IAU President Norio Kaifu said the observatory, located in Tibet's Ngari prefecture, is sited in an ideal place for astronomical monitoring due to its high altitude, transparent atmosphere and mild weather, China's state-run Xinhua News Agency reported Friday.
At an altitude 16,700 feet above sea level, the Ngari observatory can compete with Hawaii's Mauna Kea Observatories, the world's largest facility for optical, infrared and submillimeter astronomy, Kaifu said during an inspection tour of the Tibetan site.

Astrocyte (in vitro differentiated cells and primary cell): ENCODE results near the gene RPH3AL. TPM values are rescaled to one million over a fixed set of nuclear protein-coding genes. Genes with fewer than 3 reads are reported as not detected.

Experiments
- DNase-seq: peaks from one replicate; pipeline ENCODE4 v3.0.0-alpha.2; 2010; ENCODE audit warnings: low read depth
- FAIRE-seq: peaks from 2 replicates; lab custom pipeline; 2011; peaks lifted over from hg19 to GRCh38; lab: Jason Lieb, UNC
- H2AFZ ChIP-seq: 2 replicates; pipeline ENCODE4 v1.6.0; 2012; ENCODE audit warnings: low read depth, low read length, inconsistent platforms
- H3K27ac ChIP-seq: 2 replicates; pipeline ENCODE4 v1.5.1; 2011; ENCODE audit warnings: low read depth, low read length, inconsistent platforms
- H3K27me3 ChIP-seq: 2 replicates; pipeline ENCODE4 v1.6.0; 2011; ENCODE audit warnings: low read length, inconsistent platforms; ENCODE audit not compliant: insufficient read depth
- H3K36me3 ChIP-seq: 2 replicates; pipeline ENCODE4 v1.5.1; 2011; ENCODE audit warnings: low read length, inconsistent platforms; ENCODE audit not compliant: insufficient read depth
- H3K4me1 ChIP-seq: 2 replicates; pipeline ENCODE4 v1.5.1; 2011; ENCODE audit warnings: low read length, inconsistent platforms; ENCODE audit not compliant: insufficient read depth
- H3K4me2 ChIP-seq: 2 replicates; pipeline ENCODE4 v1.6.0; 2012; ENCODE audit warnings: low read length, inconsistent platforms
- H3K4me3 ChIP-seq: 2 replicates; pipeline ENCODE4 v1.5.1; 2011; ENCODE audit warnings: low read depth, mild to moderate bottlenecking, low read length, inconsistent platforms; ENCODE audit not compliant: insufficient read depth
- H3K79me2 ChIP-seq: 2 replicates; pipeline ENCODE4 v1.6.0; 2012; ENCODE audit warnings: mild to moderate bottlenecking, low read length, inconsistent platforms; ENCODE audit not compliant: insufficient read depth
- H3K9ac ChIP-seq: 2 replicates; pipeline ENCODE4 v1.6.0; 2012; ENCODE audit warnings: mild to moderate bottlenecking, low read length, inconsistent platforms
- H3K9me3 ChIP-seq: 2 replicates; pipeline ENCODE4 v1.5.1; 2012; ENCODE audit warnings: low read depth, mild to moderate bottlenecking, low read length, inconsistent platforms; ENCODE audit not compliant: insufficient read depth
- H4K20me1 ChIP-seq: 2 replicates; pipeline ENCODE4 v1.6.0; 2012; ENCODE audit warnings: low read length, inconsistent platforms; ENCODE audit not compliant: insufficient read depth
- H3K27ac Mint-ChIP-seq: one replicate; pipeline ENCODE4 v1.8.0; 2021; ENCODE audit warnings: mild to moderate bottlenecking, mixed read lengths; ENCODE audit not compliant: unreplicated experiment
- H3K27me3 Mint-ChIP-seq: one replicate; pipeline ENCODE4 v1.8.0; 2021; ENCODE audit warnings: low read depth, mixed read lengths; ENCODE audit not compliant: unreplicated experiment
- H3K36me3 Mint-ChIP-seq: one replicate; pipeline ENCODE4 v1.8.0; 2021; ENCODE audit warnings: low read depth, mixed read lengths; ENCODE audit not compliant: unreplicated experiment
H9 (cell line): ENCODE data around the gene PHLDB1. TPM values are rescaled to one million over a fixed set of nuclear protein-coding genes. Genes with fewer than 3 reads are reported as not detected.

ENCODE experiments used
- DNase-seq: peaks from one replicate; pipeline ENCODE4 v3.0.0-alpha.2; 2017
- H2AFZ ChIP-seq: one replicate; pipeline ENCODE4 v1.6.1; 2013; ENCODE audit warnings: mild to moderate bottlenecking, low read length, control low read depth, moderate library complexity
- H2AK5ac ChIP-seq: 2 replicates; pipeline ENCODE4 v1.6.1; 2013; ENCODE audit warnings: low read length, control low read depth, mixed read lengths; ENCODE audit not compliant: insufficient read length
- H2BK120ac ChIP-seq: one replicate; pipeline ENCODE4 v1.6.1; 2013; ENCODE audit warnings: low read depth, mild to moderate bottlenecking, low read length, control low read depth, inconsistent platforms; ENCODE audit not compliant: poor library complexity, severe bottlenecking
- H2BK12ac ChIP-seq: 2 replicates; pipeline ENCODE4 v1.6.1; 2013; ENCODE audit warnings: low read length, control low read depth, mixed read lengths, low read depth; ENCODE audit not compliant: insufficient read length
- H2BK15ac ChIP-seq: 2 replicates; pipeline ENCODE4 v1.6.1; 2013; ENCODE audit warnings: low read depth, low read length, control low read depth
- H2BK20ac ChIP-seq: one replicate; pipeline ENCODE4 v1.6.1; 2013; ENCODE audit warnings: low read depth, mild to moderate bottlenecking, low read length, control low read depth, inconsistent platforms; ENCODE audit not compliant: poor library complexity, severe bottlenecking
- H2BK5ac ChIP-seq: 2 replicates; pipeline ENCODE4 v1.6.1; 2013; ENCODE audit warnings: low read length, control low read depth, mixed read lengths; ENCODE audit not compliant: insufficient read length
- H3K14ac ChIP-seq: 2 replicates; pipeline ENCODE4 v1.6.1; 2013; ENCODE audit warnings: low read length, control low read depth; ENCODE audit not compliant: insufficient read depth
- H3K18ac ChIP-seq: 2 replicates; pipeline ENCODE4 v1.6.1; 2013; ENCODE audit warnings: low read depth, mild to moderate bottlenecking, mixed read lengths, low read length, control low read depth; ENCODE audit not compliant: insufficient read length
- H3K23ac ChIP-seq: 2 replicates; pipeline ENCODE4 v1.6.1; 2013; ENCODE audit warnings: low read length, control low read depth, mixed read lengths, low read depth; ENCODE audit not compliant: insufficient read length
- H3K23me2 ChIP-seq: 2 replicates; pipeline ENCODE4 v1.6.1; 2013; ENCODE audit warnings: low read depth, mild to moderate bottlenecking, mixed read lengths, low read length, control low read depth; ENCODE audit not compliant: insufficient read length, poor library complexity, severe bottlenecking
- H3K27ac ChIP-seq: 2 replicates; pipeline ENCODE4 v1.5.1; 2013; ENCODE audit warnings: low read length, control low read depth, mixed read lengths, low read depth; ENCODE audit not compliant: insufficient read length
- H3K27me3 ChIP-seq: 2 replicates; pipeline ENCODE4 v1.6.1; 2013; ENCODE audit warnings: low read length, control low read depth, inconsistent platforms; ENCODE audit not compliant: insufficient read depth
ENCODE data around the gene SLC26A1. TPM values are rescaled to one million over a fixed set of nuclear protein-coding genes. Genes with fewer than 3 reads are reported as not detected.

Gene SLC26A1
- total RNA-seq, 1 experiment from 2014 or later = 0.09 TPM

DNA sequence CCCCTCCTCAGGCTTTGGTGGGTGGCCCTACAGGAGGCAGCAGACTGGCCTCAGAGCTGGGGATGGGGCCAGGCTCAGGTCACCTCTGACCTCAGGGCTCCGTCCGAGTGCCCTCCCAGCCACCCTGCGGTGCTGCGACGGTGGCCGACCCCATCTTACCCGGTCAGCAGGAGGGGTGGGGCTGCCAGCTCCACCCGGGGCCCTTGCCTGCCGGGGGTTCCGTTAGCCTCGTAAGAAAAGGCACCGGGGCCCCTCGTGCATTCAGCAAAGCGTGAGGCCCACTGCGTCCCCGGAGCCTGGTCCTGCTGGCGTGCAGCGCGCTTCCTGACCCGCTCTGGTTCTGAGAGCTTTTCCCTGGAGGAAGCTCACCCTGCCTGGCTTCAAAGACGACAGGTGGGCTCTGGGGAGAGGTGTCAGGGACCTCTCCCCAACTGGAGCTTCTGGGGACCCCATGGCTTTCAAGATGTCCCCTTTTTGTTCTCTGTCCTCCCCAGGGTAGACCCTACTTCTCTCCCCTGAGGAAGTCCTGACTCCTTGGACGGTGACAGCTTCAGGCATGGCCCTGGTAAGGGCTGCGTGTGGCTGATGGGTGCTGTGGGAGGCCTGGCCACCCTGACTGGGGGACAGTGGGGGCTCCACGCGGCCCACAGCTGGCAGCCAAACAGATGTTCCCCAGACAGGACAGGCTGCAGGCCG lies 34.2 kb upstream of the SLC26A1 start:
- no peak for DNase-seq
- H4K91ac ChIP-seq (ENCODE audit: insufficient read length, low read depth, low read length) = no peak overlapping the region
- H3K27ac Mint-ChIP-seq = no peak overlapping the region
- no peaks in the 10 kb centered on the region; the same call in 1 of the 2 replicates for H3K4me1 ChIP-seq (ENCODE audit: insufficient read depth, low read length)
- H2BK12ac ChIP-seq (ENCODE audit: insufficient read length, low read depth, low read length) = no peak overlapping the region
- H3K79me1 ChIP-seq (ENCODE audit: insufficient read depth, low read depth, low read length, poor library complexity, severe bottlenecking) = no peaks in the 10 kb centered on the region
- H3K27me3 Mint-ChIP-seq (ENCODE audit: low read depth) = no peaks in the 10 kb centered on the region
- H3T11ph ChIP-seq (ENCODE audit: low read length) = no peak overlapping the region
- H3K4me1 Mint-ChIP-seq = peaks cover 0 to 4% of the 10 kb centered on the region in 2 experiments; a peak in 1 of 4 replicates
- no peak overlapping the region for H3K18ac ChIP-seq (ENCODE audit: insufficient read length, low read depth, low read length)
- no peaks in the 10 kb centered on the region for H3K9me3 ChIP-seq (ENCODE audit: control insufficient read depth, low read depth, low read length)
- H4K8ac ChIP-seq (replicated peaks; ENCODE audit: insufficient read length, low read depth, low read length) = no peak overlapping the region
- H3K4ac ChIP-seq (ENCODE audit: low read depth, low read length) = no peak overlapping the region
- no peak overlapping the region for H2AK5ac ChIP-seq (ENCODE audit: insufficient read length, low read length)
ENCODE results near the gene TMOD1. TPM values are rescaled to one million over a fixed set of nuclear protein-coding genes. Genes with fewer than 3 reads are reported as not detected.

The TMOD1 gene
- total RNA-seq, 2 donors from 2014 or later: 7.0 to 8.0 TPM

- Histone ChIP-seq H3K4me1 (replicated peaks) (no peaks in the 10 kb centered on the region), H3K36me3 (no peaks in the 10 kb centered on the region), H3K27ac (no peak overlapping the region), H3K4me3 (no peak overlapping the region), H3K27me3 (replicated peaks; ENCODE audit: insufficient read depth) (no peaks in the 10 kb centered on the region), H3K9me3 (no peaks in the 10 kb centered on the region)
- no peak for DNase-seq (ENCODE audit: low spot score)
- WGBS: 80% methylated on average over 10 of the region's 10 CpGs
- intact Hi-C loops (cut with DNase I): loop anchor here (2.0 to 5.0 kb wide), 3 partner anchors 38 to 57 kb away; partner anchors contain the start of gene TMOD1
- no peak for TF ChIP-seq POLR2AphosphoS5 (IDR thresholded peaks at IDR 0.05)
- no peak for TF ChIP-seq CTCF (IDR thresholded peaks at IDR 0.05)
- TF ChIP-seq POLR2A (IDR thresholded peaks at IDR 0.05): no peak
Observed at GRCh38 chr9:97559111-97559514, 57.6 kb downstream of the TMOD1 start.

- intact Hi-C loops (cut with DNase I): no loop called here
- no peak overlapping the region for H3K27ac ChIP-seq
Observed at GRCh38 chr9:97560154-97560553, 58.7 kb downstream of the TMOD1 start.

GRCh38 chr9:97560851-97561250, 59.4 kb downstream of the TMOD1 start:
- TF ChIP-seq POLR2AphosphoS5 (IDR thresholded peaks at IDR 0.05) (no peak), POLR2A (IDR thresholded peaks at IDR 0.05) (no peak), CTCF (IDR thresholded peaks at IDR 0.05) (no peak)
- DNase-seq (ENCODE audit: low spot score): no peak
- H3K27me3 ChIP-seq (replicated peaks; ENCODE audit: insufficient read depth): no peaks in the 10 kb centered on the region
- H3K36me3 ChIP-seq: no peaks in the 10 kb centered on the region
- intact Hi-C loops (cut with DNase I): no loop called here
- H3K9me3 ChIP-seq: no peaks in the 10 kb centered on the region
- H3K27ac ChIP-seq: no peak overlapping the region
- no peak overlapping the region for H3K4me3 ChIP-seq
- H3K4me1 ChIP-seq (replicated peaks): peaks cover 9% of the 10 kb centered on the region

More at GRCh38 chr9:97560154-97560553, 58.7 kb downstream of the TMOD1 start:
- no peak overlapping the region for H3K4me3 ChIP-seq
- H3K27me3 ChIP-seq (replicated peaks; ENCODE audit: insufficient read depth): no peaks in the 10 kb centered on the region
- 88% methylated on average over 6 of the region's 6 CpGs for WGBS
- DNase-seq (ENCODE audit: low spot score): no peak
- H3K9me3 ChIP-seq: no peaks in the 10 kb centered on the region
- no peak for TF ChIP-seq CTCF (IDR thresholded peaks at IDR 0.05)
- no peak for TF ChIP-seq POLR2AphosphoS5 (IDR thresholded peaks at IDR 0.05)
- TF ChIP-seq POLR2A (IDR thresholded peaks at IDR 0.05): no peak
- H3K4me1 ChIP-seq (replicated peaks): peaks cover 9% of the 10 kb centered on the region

The $4.87 million observatory, expected to be completed within 10 years, is the first to be built above 16,000 feet in the northern hemisphere.
Astronomers from the Chinese mainland, Taiwan, Japan and the Republic of Korea will use the Ngari observatory to carry out joint research programs, said Yao Yongqiang of the National Astronomical Observatories of the Chinese Academy of Sciences.
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